Cider Ham

Continuing the updates on the cures started in early February, the Cider Ham has now been cooked and sliced:

Sliced Cider Ham

This cure started with the gift of some cider from Mark at Rockingham Forest Cider. To do this craft product justice I felt that a brine immersion cure was called for - none of your injection cured shortcuts for this ham!

A recipe was formulated using quite a high level of cider and with nice warm spice overtones, the spices you'd put in mulled cider or wine: cloves, juniper, cinnamon, allspice and coriander. A nice golden Demerara sugar was used for sweetness.

The recipe for 2 kilograms of meat was:
Cider 620gm
Apple Juice 200gm
Salt 90gm
Demerara Sugar 80gm
Saltpetre 0.57gm
Cure #1 9.7gm
Coriander seeds 10 ea.
Allspice 2 gm (Berries if available)
Juniper berries 4 ea.
Cinnamon stick/cassia bark 2 inch
Cloves 3 ea.

All the ingredients with the exception of the cure were placed into a pan and brought to a rolling boil for 2 - 3 minutes. They were then allowed to cool. The cure was added and mixed well in to ensure that it was fully dissolved.

The meat was cured in the brine in a bag, sealed without vacuum.

Cider Ham

It cures for 10 days per kilogram of meat, so some 20 days later a somewhat dirty piece of ham emerged - I think that the sludge is from using powdered allspice (in the absence of any whole spice).

Cider Ham

After 8 days drying and maturing the meat was sealed in a bag with apple juice and cooked in a water bath at 70°C - 75°C until the internal temperature was 72°C.

Cooking the Apple Cider Ham

Sliced Cider Ham

It's a very popular ham that everyone seems to like.

This cure is one where the cure should be half the weight of the meat. It's easier to use the Ingredient Calculator below rather than work out your own amounts for the meat you have. Please note that it has only been tested on meat weight less than 3.5kg.

Cider Ham Cure Calculator
Weight of Meat in grams gm
Cider gm
Water gm
Sea Salt gm
Demerara Sugar gm
Saltpetre gm
Cure #1 gm
Total Amount gm
To use Cure #2 instead of Saltpetre and Cure #1, omit the Saltpetre and replace the Cure #1 above with Cure #2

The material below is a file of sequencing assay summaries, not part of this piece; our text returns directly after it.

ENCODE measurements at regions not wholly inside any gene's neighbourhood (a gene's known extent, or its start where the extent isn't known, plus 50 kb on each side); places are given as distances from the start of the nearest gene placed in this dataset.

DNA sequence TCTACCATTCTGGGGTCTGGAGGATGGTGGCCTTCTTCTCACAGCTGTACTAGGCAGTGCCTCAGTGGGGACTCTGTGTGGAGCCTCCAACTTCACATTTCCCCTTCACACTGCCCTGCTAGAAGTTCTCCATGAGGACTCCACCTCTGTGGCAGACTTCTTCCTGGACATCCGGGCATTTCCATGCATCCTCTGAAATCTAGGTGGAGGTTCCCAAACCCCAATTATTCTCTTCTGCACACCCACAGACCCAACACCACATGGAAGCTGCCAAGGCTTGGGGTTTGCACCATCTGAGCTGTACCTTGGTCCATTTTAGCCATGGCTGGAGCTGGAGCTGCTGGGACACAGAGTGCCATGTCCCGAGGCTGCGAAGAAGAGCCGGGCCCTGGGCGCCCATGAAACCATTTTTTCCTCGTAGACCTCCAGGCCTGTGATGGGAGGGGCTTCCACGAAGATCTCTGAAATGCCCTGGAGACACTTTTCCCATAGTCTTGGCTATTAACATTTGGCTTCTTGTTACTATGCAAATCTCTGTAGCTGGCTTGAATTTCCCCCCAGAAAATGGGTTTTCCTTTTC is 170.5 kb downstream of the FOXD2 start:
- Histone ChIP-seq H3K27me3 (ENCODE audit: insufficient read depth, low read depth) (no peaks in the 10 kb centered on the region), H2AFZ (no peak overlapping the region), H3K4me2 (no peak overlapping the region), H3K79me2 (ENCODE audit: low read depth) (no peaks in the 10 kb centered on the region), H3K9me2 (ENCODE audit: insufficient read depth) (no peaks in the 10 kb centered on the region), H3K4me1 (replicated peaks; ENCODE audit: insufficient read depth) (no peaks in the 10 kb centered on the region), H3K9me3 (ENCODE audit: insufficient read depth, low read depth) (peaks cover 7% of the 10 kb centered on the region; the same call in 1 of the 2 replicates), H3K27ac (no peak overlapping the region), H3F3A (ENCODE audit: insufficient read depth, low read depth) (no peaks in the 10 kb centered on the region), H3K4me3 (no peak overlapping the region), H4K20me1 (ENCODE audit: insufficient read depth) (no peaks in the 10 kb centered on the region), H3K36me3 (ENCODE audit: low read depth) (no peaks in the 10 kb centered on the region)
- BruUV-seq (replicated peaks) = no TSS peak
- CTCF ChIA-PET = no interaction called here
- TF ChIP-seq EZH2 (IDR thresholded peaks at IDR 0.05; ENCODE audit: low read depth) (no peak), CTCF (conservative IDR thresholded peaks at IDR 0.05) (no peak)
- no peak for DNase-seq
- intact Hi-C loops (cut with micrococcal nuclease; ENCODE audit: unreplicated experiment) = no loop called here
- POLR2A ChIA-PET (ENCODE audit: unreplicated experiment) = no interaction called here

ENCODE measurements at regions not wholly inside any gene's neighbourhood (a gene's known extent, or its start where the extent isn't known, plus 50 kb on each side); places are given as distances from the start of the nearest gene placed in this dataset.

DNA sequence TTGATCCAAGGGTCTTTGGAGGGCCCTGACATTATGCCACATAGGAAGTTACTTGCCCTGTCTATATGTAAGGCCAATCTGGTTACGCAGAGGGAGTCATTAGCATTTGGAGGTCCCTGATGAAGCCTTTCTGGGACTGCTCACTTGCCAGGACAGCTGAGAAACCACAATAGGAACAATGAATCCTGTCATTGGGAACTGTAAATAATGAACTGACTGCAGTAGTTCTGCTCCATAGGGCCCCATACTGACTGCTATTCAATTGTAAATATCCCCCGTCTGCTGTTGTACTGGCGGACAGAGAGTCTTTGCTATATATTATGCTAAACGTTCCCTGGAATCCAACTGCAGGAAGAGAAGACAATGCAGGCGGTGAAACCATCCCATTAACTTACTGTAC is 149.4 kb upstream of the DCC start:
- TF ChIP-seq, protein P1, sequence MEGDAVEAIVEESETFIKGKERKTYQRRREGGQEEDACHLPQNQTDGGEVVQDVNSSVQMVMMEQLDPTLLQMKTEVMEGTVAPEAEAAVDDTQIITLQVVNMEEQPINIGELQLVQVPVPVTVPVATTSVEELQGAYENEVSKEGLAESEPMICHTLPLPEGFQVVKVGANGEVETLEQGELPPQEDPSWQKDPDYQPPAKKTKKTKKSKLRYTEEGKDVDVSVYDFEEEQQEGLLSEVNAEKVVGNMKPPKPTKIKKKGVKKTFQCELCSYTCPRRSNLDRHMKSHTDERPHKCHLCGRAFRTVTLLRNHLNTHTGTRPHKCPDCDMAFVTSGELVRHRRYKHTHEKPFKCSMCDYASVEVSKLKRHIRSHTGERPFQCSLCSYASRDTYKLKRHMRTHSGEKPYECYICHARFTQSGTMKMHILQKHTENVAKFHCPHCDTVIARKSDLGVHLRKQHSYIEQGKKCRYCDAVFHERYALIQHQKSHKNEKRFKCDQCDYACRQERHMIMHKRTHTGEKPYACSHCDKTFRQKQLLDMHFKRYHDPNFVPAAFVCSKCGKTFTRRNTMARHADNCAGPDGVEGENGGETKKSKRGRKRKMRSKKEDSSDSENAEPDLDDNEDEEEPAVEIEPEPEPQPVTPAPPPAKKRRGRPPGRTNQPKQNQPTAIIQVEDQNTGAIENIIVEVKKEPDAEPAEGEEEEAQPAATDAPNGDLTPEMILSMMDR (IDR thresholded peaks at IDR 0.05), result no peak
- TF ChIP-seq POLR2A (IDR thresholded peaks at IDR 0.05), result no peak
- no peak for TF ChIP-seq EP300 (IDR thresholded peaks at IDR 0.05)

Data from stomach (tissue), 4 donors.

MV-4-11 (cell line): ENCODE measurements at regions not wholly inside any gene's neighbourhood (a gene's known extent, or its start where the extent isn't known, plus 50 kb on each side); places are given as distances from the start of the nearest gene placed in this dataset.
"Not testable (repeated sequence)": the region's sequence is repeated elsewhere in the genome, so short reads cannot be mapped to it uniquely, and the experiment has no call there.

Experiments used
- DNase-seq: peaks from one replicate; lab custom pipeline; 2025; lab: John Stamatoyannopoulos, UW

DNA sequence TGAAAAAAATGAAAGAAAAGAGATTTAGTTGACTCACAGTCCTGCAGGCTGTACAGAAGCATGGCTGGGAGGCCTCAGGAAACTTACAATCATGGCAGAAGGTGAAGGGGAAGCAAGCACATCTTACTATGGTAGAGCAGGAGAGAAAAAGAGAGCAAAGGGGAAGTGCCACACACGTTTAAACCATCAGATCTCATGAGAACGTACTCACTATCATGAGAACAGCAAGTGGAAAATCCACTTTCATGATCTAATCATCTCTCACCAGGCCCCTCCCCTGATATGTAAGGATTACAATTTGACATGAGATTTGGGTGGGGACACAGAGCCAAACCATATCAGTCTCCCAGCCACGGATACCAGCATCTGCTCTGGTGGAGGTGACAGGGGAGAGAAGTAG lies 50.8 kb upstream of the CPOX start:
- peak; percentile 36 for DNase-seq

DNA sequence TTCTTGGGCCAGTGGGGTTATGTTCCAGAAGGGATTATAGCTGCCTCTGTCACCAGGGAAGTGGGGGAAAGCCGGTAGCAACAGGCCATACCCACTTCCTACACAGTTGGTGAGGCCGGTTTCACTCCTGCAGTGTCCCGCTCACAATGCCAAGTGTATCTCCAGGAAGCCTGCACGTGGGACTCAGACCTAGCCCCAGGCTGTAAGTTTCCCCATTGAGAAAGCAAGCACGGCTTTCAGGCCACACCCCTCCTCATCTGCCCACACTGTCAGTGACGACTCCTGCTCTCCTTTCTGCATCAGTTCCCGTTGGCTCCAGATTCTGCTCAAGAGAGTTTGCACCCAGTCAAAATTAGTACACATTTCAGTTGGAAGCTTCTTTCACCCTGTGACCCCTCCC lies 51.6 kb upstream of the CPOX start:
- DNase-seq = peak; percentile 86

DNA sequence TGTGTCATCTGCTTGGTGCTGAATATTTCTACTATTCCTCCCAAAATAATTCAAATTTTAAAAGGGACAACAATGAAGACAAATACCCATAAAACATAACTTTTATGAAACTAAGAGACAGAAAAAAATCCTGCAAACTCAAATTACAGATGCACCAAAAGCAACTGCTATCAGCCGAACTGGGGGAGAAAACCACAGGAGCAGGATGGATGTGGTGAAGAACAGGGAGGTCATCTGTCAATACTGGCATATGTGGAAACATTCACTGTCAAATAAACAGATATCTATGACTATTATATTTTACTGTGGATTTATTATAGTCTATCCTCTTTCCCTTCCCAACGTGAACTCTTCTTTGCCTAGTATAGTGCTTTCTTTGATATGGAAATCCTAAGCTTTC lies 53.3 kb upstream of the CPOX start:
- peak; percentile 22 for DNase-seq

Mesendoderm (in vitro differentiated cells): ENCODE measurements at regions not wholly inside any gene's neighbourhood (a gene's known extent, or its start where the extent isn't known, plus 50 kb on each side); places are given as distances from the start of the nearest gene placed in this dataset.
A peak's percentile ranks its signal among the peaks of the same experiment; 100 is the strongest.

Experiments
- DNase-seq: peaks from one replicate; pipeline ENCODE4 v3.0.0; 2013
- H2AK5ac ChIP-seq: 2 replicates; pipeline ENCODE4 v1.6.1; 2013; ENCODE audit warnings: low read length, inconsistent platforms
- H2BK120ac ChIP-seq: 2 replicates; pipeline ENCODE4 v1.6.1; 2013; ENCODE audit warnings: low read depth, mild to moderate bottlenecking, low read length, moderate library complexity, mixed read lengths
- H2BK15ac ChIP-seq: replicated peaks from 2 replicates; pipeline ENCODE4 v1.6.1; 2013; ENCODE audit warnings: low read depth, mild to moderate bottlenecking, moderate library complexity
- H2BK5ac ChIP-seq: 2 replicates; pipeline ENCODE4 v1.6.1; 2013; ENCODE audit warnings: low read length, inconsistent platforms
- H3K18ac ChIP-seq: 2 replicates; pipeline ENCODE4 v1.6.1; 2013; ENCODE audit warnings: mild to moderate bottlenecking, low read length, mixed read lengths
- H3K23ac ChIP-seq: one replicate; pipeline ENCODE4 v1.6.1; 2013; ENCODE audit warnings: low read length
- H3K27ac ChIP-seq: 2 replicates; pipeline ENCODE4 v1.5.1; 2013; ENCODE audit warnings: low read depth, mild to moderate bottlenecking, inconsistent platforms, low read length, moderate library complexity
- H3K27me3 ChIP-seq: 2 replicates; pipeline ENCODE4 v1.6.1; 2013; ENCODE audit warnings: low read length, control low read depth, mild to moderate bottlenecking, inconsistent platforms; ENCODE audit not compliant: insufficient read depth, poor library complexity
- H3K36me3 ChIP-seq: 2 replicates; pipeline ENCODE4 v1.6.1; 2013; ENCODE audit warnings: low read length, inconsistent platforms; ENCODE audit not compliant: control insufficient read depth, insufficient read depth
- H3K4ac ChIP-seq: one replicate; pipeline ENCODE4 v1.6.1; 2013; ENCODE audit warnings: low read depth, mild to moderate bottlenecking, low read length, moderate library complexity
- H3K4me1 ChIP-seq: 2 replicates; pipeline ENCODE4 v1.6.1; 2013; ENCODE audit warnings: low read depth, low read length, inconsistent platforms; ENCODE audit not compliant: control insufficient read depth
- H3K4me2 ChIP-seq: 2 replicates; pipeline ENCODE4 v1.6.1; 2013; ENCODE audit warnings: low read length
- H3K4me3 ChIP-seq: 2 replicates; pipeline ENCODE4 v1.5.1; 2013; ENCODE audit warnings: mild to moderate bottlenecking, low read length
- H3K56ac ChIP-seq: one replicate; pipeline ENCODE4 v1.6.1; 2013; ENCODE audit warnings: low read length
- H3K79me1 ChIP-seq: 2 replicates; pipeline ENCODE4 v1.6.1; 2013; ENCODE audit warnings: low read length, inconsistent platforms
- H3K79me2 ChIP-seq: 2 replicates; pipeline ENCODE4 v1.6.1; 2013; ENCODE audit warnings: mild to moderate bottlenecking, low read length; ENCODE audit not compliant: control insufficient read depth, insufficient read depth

Spices - approximate amounts
Allspice gm
Coriander seeds seeds
Juniper berries berries
Whole cloves cloves
Cassia Bark/Cinnamon inch
Cure the Meat for: Days

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There are 26 comments

Frosty

Hi Phil,
Just a wondering…….I’ve done this and the ham is now maturing and drying in the fridge.
I’ve cut it in half……it looks very pink – is this right? The missus is pregnant so don’t really want to feed her something that hasn’t cured properly (Obviously I still need to cook it!)

Ta
Frost

Frosty, - 22-04-’13 09:13
Phil

Hi Frosty,

I don’t know what to say.

I can’t see, and don’t know, what you’ve done. So I can’t say that what you’ve done is safe.

If you’ve done as I did, then it will be safe after cooking – guaranteed!

I fully understand that curing using someone else’s recipe is a “big leap of faith”, particularly if your wife is pregnant. If are worried as to whether my cures are safe, and to be honest why shouldn’t you be? Then, head over to http://forum.sausagemaking.org and ask the guys over there about them – it may help to put your mind at rest. I’m known as ‘Wheels’ over there.

I hope that you enjoy the ham.

Phil, - 23-04-’13 00:31
Frosty

Thanks Phil,
I am 100% sure of your recipes, I’ve tried plenty of them.

The best way I will see of making sure is to EAT it. Then if I am sick I probably won’t let the wife have any ;)

I think we may well have already spoken on the Sausage forums, I’m on there too

Frosty

Frosty, - 26-04-’13 11:43
Phil

Thanks Frosty. I realise who you are now. Enjoy the ham and I hope that everything goes fine with the new baby.

Phil, - 27-04-’13 14:17
Frosty

Thanks Phil,
We had lots of people over at the weekend and this made an outing. There was not a single person who wasn’t amazed by it!
Excellent recipe, I shall be making another.

Cheers
Frosty

Frosty, - 29-04-’13 08:31
Phil

Phew! Thanks goodness for that! Thanks for letting me know, it’s always good to have feedback.

Although they’re a bit of a pain, this method does produce some nice results.

Phil, - 29-04-’13 14:04
Jonny

Hi Phil,

Can you tell me if the cider is carbonated when you use it or did you let it go flat first?

Cheers

Jonny, - 30-04-’13 07:46
Phil

Hi Jonny

Either is fine, the cider won’t still be fizzy after you’ve boiled it to make the brine.

I hope you enjoy the ham.

Phil, - 01-05-’13 13:58
jloaf

Hi Phil,
Silly question – is this cured in the fridge?
Thanks
Joe

jloaf, - 15-10-’13 14:38
Phil

Hi, sorry for the delay in replying.

Yes, cure it in the fridge.

Phil, - 17-10-’13 13:51
Martin

hey phil

i put a 3.5 kg leg down last week using this recipe with cure#2, still have 23 day left in the brine
im alittle concerned as with left over ham i normally slice it thick and fry it like you would a slice of bacon (hell some times i even slice it like i do bacon) but with using cure #2 im not ‘meant’ to fry it from what ive read, would you say its ok to fry or to find some other way of using the left overs??